Chad’s President Idriss Déby is increasingly nervous that the conflict, which has claimed over 13,000 lives in north-eastern Nigeria and recently spread into northern Cameroon, may spill over into Chad. Its capital N’Djamena sits right at the border with both countries. Chad is already feeling the heat from the developments in its neighbourhood: thousands of Nigerian and Cameroonian refugees have fled to Chad in the wake of the recent attacks, and in a video message released on 20 January, Boko Haram leader Abubakar Shekau explicitly threatened attacks on Nigeria’s neighbours. Many of Boko Haram’s fighters are ethnic Kanuri from Chad. With the greatest threats to Déby’s power traditionally having come from foreign-backed Chadian rebels, he is keen to keep them at a distance. It is understood that he supported the Séléka rebels that ousted François Bozizé, then president of the Central African Republic (CAR), in 2013. Many of the Séléka rebels were former Chadian and Sudanese fighters involved in the failed 2006 and 2008 rebellions, and Déby may have been supporting them in CAR in an attempt to move them away from the Chad-CAR border region where they had fled after the rebellions.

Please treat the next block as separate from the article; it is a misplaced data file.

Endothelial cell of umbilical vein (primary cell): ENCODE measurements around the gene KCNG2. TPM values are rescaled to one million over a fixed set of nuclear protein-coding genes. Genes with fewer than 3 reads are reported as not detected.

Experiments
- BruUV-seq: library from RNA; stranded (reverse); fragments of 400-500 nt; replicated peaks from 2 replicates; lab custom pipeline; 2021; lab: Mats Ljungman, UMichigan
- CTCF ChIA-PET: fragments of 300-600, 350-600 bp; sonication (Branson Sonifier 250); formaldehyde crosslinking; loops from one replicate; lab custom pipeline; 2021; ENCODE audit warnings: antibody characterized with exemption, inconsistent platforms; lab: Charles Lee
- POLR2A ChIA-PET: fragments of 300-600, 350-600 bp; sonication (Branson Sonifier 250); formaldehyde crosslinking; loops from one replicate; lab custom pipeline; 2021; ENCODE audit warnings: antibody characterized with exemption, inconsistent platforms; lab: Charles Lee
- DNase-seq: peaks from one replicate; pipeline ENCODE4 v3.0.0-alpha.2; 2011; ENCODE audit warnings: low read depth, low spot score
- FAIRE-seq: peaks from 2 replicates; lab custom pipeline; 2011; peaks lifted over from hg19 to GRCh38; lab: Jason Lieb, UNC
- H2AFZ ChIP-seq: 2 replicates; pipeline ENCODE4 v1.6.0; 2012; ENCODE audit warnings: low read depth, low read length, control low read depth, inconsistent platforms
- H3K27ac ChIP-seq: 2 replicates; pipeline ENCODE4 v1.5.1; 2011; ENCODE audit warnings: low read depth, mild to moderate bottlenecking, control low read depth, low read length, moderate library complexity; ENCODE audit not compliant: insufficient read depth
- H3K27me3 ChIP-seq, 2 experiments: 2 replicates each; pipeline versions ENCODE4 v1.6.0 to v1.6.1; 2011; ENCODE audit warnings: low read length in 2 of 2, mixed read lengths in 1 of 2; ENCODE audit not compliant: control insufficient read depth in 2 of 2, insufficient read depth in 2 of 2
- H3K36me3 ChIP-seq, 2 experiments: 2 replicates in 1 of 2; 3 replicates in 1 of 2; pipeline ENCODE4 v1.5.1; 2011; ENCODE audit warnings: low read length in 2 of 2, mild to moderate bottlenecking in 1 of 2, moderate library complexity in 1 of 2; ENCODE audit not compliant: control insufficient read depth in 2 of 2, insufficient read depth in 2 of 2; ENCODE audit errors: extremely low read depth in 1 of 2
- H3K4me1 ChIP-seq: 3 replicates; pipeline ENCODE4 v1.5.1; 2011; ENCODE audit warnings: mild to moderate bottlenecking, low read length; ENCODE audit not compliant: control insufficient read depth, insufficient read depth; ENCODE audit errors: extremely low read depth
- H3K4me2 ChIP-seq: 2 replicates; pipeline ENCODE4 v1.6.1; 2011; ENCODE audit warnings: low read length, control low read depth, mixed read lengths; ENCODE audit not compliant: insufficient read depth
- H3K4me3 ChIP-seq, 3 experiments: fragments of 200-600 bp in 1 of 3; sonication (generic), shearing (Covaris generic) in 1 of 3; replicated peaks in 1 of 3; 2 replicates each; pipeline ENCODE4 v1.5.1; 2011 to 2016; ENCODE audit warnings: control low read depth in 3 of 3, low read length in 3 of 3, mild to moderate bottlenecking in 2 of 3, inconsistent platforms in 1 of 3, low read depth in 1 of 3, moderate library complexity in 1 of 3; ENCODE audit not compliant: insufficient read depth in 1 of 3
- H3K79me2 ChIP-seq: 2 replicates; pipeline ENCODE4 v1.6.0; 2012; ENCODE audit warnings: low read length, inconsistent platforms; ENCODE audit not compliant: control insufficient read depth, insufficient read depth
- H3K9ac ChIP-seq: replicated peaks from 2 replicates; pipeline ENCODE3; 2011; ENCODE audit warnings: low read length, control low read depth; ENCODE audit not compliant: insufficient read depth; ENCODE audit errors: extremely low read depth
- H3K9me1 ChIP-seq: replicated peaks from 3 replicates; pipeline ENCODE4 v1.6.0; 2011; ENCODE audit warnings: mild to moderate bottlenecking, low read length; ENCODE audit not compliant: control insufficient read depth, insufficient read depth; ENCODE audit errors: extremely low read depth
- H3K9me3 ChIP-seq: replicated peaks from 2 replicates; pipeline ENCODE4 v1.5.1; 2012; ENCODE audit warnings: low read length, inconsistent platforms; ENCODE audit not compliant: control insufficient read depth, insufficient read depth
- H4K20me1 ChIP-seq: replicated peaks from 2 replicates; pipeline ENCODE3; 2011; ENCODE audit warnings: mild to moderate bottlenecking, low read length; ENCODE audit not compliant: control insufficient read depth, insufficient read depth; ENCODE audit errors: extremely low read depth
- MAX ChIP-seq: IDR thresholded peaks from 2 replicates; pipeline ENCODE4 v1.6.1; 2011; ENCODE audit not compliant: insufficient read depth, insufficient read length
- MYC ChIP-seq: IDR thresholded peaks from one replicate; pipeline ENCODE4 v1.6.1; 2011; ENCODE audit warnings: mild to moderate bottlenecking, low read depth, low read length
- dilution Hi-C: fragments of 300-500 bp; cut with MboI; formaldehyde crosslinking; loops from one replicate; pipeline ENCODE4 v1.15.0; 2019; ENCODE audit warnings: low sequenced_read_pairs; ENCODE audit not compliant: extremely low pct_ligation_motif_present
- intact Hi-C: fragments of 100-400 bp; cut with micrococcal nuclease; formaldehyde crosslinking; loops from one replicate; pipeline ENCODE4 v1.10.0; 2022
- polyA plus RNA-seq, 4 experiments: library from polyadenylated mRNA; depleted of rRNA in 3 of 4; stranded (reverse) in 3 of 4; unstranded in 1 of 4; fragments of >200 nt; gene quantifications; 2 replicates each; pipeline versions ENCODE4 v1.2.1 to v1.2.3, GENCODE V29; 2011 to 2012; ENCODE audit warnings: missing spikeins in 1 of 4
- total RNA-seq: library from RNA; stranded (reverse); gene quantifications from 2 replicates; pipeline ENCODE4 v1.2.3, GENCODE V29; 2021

Moreover, the Lake Chad Basin holds significant, largely untapped oil reserves. Chad’s oil production has surged in recent years, and the country hopes to double output by 2016. If Boko Haram makes inroads in Chad, these ambitions, and Déby’s presidency, could be put in danger. Oil revenues have helped build one of Africa’s most potent militaries, crucial to the staying in power of one of Africa’s longest-serving rulers whom some regard as a dictator.
Déby himself rose to the presidency with French assistance in a coup in 1990 and has survived several Sudanese-backed attempts to overthrow him. By promoting his country as an anchor of stability in a region mired in conflict and taking the lead in the war on Islamist terror, he hopes to secure regional and international support and legitimise his ambitions of staying in office beyond the end of his term in 2016. As so often, then, the issue comes down to a trade-off between stability and democracy.